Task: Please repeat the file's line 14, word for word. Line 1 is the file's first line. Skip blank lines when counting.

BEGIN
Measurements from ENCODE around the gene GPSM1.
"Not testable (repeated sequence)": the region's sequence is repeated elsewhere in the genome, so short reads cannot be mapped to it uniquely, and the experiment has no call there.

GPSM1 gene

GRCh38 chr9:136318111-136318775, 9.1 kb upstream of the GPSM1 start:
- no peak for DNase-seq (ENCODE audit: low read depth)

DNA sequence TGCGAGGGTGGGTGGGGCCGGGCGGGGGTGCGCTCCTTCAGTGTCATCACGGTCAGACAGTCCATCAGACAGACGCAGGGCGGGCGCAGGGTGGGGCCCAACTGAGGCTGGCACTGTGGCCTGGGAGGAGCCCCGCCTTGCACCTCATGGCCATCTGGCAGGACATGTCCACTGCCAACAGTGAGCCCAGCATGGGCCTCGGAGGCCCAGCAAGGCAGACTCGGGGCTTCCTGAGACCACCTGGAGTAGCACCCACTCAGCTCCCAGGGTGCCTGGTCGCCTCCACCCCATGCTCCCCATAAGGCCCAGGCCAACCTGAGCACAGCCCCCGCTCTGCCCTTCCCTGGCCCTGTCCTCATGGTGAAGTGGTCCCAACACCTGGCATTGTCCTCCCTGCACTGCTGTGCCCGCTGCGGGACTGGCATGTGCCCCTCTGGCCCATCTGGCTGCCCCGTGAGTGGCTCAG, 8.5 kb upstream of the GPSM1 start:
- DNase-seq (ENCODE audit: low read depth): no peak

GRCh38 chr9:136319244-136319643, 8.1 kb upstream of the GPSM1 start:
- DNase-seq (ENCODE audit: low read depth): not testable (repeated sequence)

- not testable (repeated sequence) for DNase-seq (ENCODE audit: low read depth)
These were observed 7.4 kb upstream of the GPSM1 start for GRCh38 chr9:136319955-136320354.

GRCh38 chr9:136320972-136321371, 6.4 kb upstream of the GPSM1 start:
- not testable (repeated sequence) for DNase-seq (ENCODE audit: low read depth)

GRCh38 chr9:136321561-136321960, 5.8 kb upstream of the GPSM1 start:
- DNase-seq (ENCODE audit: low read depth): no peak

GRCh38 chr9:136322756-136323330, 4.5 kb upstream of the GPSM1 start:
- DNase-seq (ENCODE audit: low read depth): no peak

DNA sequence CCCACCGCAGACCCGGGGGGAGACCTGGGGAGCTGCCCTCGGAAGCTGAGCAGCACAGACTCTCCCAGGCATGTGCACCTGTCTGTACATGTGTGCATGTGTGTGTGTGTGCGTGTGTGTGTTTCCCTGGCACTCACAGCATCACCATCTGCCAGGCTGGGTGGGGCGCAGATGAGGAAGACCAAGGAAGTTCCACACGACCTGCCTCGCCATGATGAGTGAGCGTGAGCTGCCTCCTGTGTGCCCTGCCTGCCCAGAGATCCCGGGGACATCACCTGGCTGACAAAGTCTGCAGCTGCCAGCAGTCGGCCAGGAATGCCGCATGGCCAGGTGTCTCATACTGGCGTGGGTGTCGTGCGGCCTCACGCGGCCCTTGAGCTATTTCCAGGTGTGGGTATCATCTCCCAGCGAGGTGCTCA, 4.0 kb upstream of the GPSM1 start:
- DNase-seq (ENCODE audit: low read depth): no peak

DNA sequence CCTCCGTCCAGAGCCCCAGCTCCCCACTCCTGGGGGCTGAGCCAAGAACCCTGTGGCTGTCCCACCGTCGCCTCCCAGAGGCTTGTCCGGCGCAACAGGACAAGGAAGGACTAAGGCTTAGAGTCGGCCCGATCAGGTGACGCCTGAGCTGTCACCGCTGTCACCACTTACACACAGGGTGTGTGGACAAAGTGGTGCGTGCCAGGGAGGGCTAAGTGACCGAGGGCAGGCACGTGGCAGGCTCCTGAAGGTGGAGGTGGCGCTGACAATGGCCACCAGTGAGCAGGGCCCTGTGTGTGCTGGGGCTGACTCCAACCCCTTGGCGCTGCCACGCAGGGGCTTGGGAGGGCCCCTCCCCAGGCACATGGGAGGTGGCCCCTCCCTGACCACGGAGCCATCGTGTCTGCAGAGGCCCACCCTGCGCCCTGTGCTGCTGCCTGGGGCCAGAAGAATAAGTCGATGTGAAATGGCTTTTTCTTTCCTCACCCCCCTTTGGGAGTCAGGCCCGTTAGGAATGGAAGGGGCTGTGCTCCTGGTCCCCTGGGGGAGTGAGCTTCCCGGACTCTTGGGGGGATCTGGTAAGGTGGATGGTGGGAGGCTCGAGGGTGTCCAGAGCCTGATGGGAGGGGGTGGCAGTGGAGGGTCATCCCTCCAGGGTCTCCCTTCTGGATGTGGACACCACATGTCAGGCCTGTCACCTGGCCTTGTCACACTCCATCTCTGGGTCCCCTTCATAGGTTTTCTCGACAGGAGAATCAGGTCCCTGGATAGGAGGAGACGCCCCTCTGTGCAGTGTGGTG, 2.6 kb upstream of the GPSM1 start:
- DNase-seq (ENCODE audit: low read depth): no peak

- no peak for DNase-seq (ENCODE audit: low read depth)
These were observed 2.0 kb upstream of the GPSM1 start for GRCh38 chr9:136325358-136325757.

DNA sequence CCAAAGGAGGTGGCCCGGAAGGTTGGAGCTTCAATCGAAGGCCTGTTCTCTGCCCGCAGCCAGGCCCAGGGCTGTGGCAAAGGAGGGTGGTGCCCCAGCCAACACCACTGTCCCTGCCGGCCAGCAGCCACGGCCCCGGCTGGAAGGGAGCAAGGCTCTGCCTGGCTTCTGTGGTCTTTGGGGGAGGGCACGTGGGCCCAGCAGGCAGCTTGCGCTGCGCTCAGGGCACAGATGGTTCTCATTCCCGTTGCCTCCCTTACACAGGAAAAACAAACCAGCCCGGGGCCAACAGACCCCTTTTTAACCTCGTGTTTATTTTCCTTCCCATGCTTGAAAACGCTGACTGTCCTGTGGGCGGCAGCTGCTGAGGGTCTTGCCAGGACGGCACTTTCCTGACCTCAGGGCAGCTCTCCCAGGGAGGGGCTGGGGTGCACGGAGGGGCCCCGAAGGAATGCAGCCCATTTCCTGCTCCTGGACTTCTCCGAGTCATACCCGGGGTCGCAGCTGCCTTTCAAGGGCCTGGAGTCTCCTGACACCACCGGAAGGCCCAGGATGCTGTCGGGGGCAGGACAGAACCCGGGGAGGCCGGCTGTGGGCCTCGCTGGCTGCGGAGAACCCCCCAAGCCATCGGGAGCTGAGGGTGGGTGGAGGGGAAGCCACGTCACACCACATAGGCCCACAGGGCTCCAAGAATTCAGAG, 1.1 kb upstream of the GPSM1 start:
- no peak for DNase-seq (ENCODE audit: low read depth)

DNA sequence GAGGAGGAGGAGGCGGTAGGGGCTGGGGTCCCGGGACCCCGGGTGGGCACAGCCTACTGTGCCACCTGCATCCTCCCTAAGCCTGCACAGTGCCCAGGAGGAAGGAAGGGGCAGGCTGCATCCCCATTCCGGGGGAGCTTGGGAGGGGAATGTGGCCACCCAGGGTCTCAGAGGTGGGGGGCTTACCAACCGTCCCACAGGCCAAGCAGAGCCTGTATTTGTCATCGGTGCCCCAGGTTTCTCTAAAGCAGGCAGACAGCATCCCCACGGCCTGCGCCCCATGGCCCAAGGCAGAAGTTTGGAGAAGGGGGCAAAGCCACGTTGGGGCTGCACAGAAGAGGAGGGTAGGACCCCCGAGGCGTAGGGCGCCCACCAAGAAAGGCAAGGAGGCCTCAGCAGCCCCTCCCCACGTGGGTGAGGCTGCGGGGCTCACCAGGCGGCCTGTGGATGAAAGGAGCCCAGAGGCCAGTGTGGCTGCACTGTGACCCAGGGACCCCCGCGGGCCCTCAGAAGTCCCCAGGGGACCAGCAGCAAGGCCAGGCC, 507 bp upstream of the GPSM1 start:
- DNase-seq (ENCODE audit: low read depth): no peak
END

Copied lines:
GRCh38 chr9:136321561-136321960, 5.8 kb upstream of the GPSM1 start: